I am a second-year special education teacher. I’ve dreamt of being a teacher since I was young. After my two older sisters dropped out of high school, I was the first of my siblings to graduate. I then went on to be the first in my family to graduate college. My father had an 8th grade education; my grandfather, 3rd grade. From them, I learned the importance of education and dreamt of the day I would get to share my story of grit and perseverance with a student; of how I scrambled on my bike to catch the bus from Boise to Nampa to attend CWI. Then, the nights spent juggling coursework at Boise State and University of Idaho while being a new mom and working. Now, as a teacher and Johns Hopkins graduate student, it seems to be the perfect ending to a story that I hoped one day would inspire my students to never give up.
But those dreams have been crushed by the weight of the very institution I once adored. Like a toxic relationship, I have been gaslit into believing I’m not doing enough after working myself into tears- trying to perfect my instruction, meet the deadlines, push an endless pile of paperwork, navigate the adults, and support my students. My sad reality is I often have nothing left to offer when I get home to my own small children. I now have a constant knot in my stomach that accompanies an internal dialogue of what I may have forgotten or how I will meet all of the demands. I am tired. I am tired of hearing about the importance of self-care while simultaneously given another special education teacher’s caseload because of a labor shortage that could’ve easily been predicted. We’ve all heard the stories: low pay, high cost of tuition, standardized tests, callous school board members, and the list goes on. I am tired of the attacks by conspiracy theorists. I am tired of the tumultuous board meetings over the politicization of science and irreverent comments when teachers’ well-being is broached. Like all educators, I am tired.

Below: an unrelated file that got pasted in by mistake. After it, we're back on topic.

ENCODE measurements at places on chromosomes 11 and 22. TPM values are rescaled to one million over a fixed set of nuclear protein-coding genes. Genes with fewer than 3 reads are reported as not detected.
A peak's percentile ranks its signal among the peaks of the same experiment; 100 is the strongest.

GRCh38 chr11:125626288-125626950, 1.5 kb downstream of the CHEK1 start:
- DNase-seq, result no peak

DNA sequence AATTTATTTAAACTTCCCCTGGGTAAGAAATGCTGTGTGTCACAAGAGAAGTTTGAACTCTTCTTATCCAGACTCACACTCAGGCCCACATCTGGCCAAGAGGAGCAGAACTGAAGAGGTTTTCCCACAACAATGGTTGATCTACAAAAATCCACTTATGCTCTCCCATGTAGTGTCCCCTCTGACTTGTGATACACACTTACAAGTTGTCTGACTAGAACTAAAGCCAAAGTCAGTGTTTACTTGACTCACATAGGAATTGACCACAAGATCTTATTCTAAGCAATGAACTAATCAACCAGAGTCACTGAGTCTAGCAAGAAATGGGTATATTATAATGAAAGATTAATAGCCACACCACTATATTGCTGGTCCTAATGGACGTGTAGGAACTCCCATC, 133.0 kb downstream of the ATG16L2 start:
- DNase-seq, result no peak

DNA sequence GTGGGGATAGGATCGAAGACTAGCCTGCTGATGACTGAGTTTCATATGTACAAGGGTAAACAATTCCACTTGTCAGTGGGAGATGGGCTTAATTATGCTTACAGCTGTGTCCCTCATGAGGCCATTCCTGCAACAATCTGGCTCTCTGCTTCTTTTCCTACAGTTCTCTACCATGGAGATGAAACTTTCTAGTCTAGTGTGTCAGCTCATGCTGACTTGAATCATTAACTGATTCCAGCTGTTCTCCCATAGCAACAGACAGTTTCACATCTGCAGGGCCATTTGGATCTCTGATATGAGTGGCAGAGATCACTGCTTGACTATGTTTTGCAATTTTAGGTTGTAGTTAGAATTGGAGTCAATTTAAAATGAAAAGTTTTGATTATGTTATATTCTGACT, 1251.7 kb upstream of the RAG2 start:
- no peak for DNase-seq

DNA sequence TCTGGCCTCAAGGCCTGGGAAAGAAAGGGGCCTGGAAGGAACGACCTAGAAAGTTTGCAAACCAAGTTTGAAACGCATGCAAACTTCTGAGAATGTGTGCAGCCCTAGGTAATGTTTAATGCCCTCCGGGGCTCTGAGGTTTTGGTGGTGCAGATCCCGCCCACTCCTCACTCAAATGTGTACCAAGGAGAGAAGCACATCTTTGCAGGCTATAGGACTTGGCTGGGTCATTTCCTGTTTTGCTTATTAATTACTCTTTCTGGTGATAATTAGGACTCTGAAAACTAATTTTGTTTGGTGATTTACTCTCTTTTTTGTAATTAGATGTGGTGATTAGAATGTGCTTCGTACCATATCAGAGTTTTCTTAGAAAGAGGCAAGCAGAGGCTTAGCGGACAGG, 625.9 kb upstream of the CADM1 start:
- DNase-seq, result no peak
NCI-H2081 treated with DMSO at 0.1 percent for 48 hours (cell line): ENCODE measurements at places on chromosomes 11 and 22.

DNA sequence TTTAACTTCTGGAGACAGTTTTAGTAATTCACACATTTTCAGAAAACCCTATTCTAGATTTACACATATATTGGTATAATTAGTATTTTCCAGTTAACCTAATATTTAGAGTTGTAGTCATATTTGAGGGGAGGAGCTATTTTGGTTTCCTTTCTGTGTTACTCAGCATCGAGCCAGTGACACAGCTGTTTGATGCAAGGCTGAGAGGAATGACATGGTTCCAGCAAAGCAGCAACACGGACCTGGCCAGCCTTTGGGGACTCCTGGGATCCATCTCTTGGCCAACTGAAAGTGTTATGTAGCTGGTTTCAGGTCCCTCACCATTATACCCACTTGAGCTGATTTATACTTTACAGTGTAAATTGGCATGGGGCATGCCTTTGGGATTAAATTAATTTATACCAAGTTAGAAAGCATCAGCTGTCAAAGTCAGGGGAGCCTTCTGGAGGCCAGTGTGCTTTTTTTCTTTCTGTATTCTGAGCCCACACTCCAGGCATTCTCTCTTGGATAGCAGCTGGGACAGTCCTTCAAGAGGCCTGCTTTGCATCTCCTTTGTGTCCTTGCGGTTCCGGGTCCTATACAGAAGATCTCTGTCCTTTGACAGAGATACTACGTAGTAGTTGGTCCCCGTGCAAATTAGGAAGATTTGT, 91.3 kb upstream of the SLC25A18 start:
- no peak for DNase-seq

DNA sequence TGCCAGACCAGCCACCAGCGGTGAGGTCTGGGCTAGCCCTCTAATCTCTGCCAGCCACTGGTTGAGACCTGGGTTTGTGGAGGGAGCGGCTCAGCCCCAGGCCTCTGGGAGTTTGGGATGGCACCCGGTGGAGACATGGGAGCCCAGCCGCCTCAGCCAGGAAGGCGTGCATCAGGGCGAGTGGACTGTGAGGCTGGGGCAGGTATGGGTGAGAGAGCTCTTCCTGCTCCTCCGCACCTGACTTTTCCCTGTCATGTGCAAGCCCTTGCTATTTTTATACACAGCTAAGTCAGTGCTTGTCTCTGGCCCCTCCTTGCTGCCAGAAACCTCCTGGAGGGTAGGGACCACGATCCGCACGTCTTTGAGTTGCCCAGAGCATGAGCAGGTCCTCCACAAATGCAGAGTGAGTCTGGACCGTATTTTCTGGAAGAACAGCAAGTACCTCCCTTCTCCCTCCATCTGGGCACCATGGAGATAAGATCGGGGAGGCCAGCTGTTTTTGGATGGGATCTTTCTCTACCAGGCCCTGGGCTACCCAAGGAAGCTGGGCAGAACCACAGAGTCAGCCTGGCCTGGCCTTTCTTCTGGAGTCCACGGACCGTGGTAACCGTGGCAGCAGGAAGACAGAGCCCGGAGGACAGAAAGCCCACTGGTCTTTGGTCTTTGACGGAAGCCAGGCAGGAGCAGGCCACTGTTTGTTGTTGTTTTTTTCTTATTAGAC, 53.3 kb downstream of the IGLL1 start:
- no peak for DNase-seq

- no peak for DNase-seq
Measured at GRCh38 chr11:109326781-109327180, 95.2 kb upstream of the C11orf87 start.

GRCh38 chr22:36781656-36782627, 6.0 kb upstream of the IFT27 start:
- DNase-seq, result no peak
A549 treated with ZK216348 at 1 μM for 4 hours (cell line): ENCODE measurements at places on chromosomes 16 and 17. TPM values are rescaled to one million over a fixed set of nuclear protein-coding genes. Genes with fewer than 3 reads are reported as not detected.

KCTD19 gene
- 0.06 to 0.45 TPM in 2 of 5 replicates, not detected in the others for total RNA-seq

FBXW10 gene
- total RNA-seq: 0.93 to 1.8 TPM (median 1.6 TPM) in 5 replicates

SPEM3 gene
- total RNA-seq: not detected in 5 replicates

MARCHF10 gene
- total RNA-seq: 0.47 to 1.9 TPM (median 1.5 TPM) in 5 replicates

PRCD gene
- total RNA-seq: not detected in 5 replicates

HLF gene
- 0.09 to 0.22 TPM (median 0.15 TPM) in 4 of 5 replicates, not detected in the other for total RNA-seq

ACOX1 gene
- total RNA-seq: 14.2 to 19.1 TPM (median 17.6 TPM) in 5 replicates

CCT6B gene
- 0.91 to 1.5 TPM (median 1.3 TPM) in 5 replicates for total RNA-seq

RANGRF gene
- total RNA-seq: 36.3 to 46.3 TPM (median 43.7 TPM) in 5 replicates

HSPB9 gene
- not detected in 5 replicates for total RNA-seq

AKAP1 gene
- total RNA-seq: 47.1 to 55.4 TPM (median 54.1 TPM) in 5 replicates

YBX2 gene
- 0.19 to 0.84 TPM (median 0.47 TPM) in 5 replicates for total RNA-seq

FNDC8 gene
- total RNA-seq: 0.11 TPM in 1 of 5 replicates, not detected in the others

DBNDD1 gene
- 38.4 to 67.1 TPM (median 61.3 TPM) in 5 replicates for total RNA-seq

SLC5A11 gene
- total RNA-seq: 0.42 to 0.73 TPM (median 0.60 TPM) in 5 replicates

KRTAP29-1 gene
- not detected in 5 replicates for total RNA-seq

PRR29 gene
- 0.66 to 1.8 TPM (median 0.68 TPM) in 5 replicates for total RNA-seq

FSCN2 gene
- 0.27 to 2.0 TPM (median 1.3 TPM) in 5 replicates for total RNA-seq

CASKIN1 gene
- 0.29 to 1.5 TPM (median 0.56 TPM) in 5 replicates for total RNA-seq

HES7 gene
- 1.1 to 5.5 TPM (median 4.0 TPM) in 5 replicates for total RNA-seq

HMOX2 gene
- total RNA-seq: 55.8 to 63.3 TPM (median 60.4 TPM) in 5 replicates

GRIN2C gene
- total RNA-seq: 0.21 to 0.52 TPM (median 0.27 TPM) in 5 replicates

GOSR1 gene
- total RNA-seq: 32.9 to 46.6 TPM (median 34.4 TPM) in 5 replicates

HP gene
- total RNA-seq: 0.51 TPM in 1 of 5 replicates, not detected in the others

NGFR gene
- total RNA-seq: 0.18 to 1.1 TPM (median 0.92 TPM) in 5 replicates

It should be noted that I work at a school with kind and supportive colleagues and, undoubtedly, the greatest leaders. My school and its staff have been refreshing in comparison to past experiences. Still, kindness and emotional support is not enough. I am being asked to do the impossible. When one can’t fly- understanding human limitations and the laws of physics- we do not blame the person. Do not blame the educators for not being able to do the impossible, but the myopic legislation that has manifested in our classrooms and fringe politics that have robbed Idaho’s education system of dignity, funds, and much needed resources. Our schools are in crisis. And educators are, too.